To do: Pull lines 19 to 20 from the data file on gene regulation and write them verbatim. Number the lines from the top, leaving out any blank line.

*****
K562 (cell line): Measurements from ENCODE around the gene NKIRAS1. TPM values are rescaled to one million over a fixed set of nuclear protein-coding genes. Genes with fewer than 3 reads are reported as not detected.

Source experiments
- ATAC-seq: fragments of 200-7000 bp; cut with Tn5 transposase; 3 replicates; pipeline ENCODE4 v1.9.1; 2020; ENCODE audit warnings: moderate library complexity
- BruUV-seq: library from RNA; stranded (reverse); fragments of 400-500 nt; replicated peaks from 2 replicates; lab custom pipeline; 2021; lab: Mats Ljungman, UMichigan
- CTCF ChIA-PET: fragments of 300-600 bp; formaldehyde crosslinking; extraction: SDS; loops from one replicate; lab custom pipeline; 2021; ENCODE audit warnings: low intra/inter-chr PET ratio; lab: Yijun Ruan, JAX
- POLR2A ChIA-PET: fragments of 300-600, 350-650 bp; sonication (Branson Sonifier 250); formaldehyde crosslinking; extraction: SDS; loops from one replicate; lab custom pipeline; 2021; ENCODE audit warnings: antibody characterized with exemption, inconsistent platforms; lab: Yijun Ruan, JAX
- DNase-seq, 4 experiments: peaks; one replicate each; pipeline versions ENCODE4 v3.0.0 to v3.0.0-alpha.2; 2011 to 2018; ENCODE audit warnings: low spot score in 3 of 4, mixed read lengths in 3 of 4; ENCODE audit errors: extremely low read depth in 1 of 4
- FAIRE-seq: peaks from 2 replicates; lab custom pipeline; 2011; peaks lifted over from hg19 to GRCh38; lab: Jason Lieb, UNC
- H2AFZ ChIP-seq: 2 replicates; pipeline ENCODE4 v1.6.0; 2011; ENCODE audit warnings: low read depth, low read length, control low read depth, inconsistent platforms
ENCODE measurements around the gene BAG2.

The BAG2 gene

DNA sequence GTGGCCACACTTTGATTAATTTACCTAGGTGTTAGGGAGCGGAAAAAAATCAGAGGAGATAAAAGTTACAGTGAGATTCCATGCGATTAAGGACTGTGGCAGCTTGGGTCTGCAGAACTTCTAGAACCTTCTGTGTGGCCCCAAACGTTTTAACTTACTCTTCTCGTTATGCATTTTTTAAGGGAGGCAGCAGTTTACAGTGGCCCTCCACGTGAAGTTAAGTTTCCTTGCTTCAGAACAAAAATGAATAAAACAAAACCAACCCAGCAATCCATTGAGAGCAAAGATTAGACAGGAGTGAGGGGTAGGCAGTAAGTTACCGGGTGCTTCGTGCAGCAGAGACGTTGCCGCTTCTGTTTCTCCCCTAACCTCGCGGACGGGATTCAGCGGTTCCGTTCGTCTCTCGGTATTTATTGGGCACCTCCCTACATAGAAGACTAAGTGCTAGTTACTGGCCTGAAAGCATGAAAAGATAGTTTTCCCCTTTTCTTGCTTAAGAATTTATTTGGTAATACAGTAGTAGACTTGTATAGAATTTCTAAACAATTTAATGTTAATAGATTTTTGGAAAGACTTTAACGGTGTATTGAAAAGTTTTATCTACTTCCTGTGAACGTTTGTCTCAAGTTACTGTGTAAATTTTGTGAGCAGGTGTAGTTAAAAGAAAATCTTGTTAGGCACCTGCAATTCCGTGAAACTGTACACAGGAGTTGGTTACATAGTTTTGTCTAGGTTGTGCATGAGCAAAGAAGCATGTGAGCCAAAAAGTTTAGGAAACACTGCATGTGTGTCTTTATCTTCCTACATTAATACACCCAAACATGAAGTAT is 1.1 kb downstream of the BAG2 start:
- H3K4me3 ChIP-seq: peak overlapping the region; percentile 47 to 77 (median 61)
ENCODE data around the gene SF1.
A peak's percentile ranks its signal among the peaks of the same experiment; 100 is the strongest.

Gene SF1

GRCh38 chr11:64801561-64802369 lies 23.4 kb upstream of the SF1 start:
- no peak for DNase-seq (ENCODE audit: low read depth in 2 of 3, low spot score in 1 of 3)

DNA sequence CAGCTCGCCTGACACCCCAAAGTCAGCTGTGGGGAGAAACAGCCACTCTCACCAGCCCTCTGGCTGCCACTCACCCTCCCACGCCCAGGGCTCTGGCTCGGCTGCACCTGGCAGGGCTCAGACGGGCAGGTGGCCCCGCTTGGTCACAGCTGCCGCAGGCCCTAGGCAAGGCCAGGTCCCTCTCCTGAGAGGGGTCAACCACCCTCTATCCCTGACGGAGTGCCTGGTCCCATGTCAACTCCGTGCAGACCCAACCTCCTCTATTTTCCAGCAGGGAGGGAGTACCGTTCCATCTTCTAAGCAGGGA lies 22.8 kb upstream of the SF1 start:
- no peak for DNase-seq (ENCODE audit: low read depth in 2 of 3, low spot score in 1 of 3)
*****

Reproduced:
DNA sequence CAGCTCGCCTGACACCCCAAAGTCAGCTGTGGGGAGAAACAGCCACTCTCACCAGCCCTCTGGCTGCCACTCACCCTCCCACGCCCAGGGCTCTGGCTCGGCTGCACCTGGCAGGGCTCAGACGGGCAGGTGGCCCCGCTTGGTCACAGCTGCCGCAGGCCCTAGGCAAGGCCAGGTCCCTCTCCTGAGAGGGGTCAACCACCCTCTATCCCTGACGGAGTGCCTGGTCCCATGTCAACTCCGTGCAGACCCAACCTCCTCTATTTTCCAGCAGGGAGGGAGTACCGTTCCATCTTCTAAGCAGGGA lies 22.8 kb upstream of the SF1 start:
- no peak for DNase-seq (ENCODE audit: low read depth in 2 of 3, low spot score in 1 of 3)